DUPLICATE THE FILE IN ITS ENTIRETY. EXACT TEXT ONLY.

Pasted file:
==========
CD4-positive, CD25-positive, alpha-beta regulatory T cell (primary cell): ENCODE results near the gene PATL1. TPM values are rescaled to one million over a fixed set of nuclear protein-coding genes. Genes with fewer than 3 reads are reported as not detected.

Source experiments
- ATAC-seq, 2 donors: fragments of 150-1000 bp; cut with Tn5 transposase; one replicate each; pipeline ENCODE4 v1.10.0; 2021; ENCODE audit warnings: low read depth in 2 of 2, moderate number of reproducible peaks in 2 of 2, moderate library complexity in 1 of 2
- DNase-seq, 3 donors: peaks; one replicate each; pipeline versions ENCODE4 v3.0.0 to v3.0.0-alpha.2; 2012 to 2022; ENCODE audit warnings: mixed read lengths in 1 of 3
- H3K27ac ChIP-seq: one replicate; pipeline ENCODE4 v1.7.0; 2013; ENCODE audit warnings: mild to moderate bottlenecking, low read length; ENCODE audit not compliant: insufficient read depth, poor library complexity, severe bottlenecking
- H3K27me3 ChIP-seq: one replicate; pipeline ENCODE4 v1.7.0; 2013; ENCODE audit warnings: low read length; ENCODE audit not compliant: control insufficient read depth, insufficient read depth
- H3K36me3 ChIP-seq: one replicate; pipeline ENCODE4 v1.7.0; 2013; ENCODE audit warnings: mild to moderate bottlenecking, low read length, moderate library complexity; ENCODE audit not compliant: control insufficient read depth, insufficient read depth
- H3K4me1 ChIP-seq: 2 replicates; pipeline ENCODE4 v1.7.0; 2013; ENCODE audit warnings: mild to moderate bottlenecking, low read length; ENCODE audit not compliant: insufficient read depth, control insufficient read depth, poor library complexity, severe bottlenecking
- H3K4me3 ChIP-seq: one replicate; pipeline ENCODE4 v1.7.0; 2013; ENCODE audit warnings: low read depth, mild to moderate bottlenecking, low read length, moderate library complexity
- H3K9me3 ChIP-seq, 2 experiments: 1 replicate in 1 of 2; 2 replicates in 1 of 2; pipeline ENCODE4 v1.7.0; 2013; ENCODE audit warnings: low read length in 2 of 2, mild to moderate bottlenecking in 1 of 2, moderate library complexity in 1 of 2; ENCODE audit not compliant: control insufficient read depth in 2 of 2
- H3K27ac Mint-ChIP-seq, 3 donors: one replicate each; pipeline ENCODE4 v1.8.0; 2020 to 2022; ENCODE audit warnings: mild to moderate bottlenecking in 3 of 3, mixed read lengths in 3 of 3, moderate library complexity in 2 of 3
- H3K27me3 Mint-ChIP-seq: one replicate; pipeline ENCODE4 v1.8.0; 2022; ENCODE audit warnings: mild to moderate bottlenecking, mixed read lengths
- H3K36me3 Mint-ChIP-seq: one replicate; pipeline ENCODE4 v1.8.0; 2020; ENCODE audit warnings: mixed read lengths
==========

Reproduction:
CD4-positive, CD25-positive, alpha-beta regulatory T cell (primary cell): ENCODE results near the gene PATL1. TPM values are rescaled to one million over a fixed set of nuclear protein-coding genes. Genes with fewer than 3 reads are reported as not detected.

Source experiments
- ATAC-seq, 2 donors: fragments of 150-1000 bp; cut with Tn5 transposase; one replicate each; pipeline ENCODE4 v1.10.0; 2021; ENCODE audit warnings: low read depth in 2 of 2, moderate number of reproducible peaks in 2 of 2, moderate library complexity in 1 of 2
- DNase-seq, 3 donors: peaks; one replicate each; pipeline versions ENCODE4 v3.0.0 to v3.0.0-alpha.2; 2012 to 2022; ENCODE audit warnings: mixed read lengths in 1 of 3
- H3K27ac ChIP-seq: one replicate; pipeline ENCODE4 v1.7.0; 2013; ENCODE audit warnings: mild to moderate bottlenecking, low read length; ENCODE audit not compliant: insufficient read depth, poor library complexity, severe bottlenecking
- H3K27me3 ChIP-seq: one replicate; pipeline ENCODE4 v1.7.0; 2013; ENCODE audit warnings: low read length; ENCODE audit not compliant: control insufficient read depth, insufficient read depth
- H3K36me3 ChIP-seq: one replicate; pipeline ENCODE4 v1.7.0; 2013; ENCODE audit warnings: mild to moderate bottlenecking, low read length, moderate library complexity; ENCODE audit not compliant: control insufficient read depth, insufficient read depth
- H3K4me1 ChIP-seq: 2 replicates; pipeline ENCODE4 v1.7.0; 2013; ENCODE audit warnings: mild to moderate bottlenecking, low read length; ENCODE audit not compliant: insufficient read depth, control insufficient read depth, poor library complexity, severe bottlenecking
- H3K4me3 ChIP-seq: one replicate; pipeline ENCODE4 v1.7.0; 2013; ENCODE audit warnings: low read depth, mild to moderate bottlenecking, low read length, moderate library complexity
- H3K9me3 ChIP-seq, 2 experiments: 1 replicate in 1 of 2; 2 replicates in 1 of 2; pipeline ENCODE4 v1.7.0; 2013; ENCODE audit warnings: low read length in 2 of 2, mild to moderate bottlenecking in 1 of 2, moderate library complexity in 1 of 2; ENCODE audit not compliant: control insufficient read depth in 2 of 2
- H3K27ac Mint-ChIP-seq, 3 donors: one replicate each; pipeline ENCODE4 v1.8.0; 2020 to 2022; ENCODE audit warnings: mild to moderate bottlenecking in 3 of 3, mixed read lengths in 3 of 3, moderate library complexity in 2 of 3
- H3K27me3 Mint-ChIP-seq: one replicate; pipeline ENCODE4 v1.8.0; 2022; ENCODE audit warnings: mild to moderate bottlenecking, mixed read lengths
- H3K36me3 Mint-ChIP-seq: one replicate; pipeline ENCODE4 v1.8.0; 2020; ENCODE audit warnings: mixed read lengths